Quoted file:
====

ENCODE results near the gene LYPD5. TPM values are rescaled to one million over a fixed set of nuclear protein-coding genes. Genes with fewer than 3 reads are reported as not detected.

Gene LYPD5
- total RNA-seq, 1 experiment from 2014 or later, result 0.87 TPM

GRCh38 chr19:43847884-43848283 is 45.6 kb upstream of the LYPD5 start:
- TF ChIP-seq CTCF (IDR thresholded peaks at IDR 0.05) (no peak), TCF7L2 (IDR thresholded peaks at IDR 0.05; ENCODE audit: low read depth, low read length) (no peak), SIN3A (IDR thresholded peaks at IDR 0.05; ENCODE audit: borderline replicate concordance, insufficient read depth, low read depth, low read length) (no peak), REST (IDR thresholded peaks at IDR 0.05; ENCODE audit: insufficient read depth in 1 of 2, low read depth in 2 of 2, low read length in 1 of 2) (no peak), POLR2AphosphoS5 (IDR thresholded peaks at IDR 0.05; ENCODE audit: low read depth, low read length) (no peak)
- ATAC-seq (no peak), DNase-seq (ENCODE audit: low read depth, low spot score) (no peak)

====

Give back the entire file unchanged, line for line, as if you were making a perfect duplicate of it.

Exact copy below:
ENCODE results near the gene LYPD5. TPM values are rescaled to one million over a fixed set of nuclear protein-coding genes. Genes with fewer than 3 reads are reported as not detected.

Gene LYPD5
- total RNA-seq, 1 experiment from 2014 or later, result 0.87 TPM

GRCh38 chr19:43847884-43848283 is 45.6 kb upstream of the LYPD5 start:
- TF ChIP-seq CTCF (IDR thresholded peaks at IDR 0.05) (no peak), TCF7L2 (IDR thresholded peaks at IDR 0.05; ENCODE audit: low read depth, low read length) (no peak), SIN3A (IDR thresholded peaks at IDR 0.05; ENCODE audit: borderline replicate concordance, insufficient read depth, low read depth, low read length) (no peak), REST (IDR thresholded peaks at IDR 0.05; ENCODE audit: insufficient read depth in 1 of 2, low read depth in 2 of 2, low read length in 1 of 2) (no peak), POLR2AphosphoS5 (IDR thresholded peaks at IDR 0.05; ENCODE audit: low read depth, low read length) (no peak)
- ATAC-seq (no peak), DNase-seq (ENCODE audit: low read depth, low spot score) (no peak)